By Martin Yate, CPC
Resumes win interviews, so like most people your job search has probably focused on writing your and tweaking your resume and landing job interviews. You probably haven't given your references much thought, but in a tough job market references win job offers. You must be certain that your references will seal the deal, not blow it away.
A primary reason that one candidate will win a job offer over another is the quality of that candidate’s references. Human resource professionals say that about half of all checked references fall into the mediocre to poor category. Some of the comments they've heard when checking references include:
The better the job and the higher the pay, the tougher the competition you’ll face for that job and the more stringent the screening process. If you're being considered for a responsible professional job, it's likely that your references will be checked.
Take Control of Your Destiny
Talking with potential references long before their services are required gives you the opportunity to screen both the message and the messengers you will use. When you know exactly what former managers and colleagues will say about you, you can use the references you choose with greater confidence, because you have much greater control over who gets to say what about you.
Identify Potential References
Start by making a list of your prospective references. Begin with your most recent/relevant job and work backwards from there. Usually references only get checked with immediately prior employers, but the more elevated the position the further back your references are likely to be checked. Identify people who have seen you in action, ideally performing well in adverse conditions. This list will include:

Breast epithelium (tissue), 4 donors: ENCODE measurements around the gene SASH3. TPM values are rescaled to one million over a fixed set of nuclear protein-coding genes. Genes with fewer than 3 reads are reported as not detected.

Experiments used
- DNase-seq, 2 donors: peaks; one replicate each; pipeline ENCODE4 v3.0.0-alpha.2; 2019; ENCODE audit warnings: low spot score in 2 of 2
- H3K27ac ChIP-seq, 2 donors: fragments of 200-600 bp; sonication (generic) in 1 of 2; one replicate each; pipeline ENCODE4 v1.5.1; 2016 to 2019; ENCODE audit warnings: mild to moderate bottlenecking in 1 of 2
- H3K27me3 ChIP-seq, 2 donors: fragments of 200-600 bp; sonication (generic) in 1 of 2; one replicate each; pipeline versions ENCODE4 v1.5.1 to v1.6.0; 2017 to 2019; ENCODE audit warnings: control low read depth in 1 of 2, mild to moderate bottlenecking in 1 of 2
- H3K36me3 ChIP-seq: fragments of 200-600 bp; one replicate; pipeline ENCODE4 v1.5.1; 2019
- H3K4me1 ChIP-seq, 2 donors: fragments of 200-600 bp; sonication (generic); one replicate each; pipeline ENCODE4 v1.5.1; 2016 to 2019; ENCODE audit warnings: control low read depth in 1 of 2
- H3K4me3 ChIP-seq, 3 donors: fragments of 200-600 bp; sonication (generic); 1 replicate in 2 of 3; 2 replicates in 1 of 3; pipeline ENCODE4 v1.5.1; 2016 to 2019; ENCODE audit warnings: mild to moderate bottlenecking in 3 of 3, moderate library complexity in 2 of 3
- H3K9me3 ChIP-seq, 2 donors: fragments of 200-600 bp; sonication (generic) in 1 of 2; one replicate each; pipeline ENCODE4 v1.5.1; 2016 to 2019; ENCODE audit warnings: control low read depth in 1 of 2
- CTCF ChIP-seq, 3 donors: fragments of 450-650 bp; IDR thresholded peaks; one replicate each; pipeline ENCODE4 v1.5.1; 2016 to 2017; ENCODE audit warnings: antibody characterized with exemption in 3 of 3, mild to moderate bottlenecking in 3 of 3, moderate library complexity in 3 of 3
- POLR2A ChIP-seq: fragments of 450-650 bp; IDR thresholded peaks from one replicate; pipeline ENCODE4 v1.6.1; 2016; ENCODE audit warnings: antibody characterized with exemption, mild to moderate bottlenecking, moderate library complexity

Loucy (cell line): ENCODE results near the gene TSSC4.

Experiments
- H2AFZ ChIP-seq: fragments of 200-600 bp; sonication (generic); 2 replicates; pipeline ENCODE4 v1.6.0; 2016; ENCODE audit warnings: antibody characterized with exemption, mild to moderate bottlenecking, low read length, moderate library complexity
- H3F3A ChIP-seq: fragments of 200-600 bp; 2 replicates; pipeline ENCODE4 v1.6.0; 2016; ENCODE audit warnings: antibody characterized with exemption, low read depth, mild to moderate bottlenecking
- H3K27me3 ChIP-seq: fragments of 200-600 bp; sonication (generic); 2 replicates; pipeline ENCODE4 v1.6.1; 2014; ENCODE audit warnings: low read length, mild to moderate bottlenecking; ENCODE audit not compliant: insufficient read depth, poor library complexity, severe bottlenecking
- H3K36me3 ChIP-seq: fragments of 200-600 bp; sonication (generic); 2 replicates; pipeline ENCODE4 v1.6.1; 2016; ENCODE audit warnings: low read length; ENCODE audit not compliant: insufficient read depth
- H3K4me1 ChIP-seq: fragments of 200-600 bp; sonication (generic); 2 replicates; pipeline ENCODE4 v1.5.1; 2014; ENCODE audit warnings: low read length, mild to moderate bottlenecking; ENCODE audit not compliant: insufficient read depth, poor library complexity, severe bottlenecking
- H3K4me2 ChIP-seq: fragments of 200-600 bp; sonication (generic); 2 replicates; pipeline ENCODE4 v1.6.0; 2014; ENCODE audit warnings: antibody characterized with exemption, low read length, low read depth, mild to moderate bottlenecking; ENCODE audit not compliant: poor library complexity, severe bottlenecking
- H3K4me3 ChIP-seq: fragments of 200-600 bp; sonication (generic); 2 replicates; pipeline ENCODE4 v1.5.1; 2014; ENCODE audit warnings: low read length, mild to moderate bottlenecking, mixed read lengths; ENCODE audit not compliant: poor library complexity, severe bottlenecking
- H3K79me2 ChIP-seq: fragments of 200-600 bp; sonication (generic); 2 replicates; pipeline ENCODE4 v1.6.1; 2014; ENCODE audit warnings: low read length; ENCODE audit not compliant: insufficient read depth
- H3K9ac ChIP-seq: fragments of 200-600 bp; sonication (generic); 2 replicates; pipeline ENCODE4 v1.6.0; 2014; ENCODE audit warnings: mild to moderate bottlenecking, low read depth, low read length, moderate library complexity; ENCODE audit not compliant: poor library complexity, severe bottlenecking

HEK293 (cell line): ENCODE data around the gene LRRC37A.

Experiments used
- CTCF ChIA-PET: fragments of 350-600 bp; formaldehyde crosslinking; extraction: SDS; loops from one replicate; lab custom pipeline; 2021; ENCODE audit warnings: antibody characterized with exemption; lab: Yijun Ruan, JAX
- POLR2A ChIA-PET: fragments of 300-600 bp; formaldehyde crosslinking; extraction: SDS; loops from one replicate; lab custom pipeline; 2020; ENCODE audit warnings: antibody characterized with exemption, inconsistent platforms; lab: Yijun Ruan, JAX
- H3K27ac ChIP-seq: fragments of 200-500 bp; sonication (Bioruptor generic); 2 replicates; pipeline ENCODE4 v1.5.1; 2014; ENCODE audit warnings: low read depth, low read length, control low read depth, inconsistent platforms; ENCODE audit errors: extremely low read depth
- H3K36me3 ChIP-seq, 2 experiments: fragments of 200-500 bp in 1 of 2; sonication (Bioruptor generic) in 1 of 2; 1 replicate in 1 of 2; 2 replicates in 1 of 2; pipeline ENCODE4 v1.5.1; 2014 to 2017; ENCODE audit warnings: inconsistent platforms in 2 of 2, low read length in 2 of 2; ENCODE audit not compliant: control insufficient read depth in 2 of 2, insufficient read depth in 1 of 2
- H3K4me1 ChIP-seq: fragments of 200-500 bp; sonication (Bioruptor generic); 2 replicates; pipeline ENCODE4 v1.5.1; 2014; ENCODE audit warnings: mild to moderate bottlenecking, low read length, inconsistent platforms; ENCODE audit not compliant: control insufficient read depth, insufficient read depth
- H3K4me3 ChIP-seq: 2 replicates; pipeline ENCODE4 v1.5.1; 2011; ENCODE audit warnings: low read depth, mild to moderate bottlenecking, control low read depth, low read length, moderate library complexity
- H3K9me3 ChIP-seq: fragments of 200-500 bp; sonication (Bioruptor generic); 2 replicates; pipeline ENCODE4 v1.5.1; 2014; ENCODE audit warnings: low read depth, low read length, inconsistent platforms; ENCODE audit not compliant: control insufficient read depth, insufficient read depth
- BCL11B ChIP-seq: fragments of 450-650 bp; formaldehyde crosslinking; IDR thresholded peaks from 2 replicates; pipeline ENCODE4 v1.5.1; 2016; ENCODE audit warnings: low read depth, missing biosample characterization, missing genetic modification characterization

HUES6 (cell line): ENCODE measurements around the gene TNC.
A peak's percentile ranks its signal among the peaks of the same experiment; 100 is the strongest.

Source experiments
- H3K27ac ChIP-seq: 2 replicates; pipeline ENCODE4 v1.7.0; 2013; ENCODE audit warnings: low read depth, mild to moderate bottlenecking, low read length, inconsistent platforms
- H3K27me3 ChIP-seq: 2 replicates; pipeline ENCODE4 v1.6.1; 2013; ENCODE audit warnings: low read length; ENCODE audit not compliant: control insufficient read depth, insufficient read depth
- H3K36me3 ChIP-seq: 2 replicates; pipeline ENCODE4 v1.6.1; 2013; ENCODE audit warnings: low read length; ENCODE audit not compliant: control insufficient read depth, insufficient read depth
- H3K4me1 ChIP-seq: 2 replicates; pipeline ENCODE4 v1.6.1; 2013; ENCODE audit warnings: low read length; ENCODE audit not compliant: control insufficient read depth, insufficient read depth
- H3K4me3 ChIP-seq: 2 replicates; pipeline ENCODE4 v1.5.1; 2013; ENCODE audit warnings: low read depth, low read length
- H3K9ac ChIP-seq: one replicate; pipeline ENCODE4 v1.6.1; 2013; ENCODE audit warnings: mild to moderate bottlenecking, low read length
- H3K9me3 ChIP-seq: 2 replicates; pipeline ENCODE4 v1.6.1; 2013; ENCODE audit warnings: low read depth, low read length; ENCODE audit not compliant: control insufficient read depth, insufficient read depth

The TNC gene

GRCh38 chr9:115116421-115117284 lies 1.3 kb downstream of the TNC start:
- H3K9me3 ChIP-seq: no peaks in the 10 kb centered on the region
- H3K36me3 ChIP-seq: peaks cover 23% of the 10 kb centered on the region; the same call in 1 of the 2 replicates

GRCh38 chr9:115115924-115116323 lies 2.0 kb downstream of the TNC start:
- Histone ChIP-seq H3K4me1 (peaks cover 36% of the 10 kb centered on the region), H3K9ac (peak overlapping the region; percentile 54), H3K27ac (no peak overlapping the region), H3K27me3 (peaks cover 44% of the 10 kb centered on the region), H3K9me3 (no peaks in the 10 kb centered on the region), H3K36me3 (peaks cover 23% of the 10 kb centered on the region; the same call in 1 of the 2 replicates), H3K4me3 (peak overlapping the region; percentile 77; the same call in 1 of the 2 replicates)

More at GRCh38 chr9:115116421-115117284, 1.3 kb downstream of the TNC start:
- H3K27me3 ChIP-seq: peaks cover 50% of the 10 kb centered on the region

After completing your list of potential references, track them down and talk to them. If a reference is local, a personal meeting over coffee or lunch can be nice touch; a phone call is usually sufficient, but an email request is too impersonal.
Help Your References Help You
Start the conversation by catching up on each other’s lives since last you spoke. Be sure to cover what you have been doing professionally, especially any new skills you’ve developed, the projects you’ve been engaged with, and how you've added experience and turned old weaknesses into new strengths.
Explain that you are in transition and ask if s/he would feel comfortable acting as one of your references “when the time comes.” Share a few details of the job you're targeting. Finish by saying you’ll be in touch again when an offer is close.
When a Specific Offer Is on the Horizon
When an offer is made and references requested, tell the employer that you will be in touch the next day with names and contact information. Choose the references you will use and reach out to each one again. Share the company's name, the job title, and the responsibilities. Tell each reference that company checkers are likely to ask for a rating of your skills in the following areas:
If the job is in management, a reference may also be asked about:
References may also be asked if they would enthusiastically recommend you, what their thoughts are on the circumstances of your separation from your previous jobs, and whether they would like to provide any additional comments.
If they’re willing to take the time, it can be helpful to review your references’ response to these topics. When you take the initiative to make this happen, you are arming your reference with all she needs to give you a stellar recommendation.
Make it clear that in this security-conscious and harshly competitive world, the quality of your references is critical to winning the job offer. Once you land a new position, be sure to call your references and let them know the details. And don't forget to offer your services if there is anything you can do in return!
Martin Yate, CPC, author of Knock 'em Dead: Secrets & Strategies for Success in an Uncertain World, is a New York Times and international bestseller of job search and career management books. He is the author of 11 job search and career management books published throughout the English speaking world and in over 50 foreign language editions. Over thirty years in career management, including stints as an international technology headhunter, head of HR for a publicly traded company and Director of Training and Development for an international employment services organization.